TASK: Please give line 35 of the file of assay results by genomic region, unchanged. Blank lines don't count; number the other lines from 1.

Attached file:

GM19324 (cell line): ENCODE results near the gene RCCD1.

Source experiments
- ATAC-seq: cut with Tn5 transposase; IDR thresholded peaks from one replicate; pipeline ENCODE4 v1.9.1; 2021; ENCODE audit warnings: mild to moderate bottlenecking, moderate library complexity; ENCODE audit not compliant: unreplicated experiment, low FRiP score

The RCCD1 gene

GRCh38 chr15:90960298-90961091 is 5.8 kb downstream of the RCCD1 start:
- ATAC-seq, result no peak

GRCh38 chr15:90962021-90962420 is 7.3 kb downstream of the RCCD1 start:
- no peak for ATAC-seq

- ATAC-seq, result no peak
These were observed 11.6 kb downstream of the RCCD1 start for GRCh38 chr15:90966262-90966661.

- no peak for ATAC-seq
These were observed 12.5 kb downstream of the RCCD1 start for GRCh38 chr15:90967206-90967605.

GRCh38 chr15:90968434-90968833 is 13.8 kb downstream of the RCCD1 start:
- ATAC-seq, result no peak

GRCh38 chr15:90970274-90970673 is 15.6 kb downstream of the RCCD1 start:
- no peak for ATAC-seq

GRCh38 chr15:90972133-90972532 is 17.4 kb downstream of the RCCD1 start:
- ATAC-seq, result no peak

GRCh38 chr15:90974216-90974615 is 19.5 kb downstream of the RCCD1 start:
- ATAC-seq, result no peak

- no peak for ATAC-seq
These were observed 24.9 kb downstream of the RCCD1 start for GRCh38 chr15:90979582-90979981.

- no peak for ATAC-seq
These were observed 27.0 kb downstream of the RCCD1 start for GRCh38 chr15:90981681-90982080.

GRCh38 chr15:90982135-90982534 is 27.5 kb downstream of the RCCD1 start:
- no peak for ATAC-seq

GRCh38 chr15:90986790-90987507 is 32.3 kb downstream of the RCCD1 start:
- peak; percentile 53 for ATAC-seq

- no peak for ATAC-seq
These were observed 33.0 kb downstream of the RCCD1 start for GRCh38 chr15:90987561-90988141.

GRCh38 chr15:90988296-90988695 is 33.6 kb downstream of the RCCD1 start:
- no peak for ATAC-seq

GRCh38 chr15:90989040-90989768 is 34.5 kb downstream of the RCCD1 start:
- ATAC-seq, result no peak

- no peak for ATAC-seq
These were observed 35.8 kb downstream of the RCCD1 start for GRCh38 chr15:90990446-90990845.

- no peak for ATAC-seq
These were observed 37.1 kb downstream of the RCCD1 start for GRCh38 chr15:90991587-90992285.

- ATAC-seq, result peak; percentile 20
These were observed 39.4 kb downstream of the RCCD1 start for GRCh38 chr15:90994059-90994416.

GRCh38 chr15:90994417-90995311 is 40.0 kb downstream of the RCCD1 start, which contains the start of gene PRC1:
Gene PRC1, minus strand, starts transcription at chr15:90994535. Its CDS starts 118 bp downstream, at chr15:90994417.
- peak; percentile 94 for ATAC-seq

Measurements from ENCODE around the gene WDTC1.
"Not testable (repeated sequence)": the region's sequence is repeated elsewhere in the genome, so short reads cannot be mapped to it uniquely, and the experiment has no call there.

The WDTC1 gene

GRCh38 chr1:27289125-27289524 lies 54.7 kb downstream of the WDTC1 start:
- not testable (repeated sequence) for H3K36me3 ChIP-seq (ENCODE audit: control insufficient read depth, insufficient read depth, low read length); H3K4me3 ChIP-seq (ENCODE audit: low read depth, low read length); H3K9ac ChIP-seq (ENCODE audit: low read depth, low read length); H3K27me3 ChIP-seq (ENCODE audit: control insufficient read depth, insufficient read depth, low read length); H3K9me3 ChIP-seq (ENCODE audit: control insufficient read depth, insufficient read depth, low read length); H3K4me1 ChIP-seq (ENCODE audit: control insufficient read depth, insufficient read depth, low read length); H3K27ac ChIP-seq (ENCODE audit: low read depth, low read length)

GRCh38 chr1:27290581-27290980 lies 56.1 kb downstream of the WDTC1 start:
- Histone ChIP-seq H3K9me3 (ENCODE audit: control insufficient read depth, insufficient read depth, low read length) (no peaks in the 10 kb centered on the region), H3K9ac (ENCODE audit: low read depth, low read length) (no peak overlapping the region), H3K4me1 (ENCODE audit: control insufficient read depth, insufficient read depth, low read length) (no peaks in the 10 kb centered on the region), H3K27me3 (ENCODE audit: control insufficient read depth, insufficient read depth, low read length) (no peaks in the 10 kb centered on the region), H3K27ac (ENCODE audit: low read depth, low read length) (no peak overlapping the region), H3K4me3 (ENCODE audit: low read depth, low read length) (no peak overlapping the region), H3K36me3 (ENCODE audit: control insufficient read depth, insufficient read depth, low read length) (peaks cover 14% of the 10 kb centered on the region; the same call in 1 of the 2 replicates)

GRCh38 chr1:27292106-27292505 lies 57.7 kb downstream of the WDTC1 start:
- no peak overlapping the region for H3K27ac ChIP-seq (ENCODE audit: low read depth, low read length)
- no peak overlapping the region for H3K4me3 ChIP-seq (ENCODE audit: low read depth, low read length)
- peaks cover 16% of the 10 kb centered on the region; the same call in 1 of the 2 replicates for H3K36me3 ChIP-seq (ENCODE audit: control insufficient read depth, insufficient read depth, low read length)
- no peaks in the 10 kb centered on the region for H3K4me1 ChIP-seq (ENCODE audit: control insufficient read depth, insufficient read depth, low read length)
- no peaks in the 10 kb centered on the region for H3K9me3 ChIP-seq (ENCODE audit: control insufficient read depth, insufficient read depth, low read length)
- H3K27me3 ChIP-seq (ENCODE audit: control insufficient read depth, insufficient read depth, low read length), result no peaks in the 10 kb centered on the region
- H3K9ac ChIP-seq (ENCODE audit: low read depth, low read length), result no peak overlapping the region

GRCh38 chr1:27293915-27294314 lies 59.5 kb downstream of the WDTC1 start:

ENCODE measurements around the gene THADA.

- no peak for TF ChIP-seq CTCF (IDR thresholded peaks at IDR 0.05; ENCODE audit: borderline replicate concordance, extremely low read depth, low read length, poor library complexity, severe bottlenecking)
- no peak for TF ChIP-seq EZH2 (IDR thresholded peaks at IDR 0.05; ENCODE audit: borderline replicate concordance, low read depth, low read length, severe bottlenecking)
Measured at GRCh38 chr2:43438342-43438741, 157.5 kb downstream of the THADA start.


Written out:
- no peak for ATAC-seq